Blog Entry

DRAFT STRATEGY: Control Supply and Demand

Posted on: August 31, 2010 1:56 pm
This is coming from a standard roster point of view.


I have noticed that if you do something drastic like take two big time WR off the board early with a late pick in a snake draft, that you will freak out all those folks who drafted a RB in the picks before you. They will be sent scrambling to fill the void.

It is supply and demand. You will have increased the demand on a thin position causing others to scramble. As each of them watch a WR go off the board they get more and more frantic about having to fill three WR slots. Wouldn't you? Once the season starts that WR free agency pool gets dipped into more than the buffallo sauce at Burger King across from a Jenny Craig food pick up vendor.

It is scary to look at your team and watch as the 2nd round comes and goes, and now the 3rd round is three quarters of the way over, and you still have not running backs. You start to think you may have tanked this entire draft.

If all goes as planned you didn't.

You can't assume after you have made this leap that you MUST draft RB with your next two picks. By the time your next pick comes up though, you will see that everyone was frantically drafting WR. In their wake they have let very quality running backs slip farther than they should have. You should be able to leisurely snag RB with your next few picks, but you have to watch the QB situation very close. Most likely you are looking at guys like Eli Manning, Joe Flacco, Matt Ryan, Carson Palmer etc... Not scrubs by any means. If you start to see the QB situation get hairy then you need to address it.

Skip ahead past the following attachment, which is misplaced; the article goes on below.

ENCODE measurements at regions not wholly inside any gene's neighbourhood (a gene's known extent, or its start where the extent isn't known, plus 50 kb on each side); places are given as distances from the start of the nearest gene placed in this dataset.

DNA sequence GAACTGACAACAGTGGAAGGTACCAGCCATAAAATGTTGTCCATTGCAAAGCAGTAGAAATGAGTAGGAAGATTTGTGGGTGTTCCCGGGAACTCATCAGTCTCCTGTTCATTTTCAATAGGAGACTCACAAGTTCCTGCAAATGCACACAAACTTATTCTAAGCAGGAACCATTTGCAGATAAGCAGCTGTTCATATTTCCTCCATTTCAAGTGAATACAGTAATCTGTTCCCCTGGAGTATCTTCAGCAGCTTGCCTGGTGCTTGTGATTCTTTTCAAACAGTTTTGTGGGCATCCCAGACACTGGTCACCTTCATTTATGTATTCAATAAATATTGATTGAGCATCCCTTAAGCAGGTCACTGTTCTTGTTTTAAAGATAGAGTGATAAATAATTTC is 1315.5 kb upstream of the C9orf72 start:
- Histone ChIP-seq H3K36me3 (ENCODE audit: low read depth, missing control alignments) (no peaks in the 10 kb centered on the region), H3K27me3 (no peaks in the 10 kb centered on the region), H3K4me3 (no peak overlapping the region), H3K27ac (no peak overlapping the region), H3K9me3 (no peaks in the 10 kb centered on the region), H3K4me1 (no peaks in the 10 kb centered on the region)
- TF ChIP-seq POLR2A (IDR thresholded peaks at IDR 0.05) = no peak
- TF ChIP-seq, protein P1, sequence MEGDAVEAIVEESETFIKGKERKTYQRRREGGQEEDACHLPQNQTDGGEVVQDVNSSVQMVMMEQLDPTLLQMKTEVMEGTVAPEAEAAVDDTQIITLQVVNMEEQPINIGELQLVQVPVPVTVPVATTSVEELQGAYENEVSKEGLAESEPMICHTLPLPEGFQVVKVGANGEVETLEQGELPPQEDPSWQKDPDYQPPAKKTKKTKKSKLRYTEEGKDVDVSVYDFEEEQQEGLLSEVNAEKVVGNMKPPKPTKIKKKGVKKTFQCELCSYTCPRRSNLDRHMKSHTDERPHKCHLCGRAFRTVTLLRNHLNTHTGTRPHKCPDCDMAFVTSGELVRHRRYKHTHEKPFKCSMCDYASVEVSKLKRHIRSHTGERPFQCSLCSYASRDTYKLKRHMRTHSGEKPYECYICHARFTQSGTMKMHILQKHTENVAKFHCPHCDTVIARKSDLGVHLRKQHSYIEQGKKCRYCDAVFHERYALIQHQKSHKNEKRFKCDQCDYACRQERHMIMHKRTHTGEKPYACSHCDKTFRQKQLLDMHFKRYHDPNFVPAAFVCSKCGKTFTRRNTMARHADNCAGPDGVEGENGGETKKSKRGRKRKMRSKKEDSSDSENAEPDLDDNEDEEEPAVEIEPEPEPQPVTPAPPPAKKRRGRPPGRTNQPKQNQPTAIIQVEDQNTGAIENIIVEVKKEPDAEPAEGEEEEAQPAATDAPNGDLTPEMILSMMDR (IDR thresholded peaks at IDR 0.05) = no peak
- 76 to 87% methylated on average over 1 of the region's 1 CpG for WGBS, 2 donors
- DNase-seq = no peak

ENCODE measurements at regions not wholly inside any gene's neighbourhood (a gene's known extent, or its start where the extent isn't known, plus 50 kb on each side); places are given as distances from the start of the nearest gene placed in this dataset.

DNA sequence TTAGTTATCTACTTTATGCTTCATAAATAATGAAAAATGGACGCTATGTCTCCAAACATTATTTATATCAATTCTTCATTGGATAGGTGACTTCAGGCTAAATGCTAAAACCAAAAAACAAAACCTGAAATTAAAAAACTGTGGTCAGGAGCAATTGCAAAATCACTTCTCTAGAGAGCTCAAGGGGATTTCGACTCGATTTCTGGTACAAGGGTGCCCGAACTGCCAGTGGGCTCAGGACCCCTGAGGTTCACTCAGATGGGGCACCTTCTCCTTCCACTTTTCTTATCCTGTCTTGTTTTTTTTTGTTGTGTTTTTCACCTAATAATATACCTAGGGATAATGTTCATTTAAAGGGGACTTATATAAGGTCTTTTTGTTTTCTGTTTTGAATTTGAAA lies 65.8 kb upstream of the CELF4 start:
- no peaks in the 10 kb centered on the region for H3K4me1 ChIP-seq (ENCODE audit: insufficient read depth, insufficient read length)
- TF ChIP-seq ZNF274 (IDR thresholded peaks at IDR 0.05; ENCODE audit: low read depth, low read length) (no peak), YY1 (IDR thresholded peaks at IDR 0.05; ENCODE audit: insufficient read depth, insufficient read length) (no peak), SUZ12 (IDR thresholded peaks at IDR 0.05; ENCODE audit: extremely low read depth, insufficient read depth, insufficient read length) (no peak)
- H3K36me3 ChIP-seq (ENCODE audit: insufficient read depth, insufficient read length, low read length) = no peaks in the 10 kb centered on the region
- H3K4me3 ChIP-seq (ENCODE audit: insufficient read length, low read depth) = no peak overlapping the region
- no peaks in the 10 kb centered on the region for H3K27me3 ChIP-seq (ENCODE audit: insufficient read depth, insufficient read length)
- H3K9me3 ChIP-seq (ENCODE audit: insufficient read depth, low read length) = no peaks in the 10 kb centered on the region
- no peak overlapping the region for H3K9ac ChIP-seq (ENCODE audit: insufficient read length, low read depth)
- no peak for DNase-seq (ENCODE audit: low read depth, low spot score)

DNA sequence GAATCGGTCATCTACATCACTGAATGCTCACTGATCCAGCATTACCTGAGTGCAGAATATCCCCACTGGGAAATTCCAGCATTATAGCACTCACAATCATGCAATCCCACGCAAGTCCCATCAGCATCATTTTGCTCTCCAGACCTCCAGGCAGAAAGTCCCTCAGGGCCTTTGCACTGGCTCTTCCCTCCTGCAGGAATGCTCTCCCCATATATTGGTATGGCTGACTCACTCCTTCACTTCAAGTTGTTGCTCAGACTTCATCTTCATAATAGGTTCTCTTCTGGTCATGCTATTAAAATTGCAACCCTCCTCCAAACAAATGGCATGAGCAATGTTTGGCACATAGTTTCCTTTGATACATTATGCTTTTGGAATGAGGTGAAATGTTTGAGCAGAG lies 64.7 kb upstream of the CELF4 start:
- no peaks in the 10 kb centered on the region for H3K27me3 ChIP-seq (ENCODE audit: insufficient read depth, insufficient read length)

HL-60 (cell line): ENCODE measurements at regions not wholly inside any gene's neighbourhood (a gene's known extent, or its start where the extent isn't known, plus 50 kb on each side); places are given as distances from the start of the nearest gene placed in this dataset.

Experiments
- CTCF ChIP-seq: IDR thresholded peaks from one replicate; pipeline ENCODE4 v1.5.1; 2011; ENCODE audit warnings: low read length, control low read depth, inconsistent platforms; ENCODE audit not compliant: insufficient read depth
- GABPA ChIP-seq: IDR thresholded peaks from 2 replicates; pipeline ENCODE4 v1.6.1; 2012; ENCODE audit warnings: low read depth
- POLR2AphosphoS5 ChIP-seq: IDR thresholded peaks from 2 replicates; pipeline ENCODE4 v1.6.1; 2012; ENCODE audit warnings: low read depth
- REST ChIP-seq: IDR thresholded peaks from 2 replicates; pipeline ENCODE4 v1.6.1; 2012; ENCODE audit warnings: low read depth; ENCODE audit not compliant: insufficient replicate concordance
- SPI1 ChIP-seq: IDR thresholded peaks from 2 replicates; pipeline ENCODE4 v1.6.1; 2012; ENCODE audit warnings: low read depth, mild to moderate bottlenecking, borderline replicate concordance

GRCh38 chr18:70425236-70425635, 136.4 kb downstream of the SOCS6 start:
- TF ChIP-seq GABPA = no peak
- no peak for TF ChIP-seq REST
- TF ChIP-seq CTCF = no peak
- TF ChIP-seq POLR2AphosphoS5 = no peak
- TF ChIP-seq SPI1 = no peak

You can shore up your WR trio in the mid-late rounds. I really like McCluster, but he is getting harder to get now. Julian Edelman could be a great late pick, Bernard Berrian, Mohamed Massaquoi, Kenny Britt, Mike Wallace (PIT).

The reason why I believe this is a good strategy is because today's NFL bears few teams that truly feature a back. Chris Johnson, Adrian Peterson and Maurice Jones-Drew are in a class above the rest this year, and if you do not have pick 1,2 or 3 then you can safely cross those three names right off any list, spreadsheet or draft board hanging off your friend's back deck. Occasionaly there is that guy that drafts Peyton Manning...every year...first matter what pick he has. Which honestly is not the worst idea either.

Teams keep backs fresh nowadays. Just look at DeAngelo Williams and Jonathan Stewart. Who willl outproduce who? Brandon Jacobs and Ahmad Bradshaw? There was even a time in New York (really it's New Jersey) that you could roster Jacobs, Bradshaw and Derrick Ward and all three could put up respectable numbers in a single week. The days of Earth(Jacobs) , Wind(Ward) and Fire(Bradshaw) .

Of course every draft should be approached differently. I just think it is almost tactical to do the exact opposite of what everyone believes you are going to do. Alot of leagues are timed. Online draftees usually have about 2 minutes. In live drafts, usually with your friends, not alot of people respect the time clock. At least from my experience.

The late 1st round pick gets a bad rap, but being at the back of the draft with two close together picks gives the drafter a semblance of control over how the draft will go.

Category: Fantasy Football

Since: Nov 18, 2010
Posted on: December 11, 2010 12:20 pm

DRAFT STRATEGY: Control Supply and Demand

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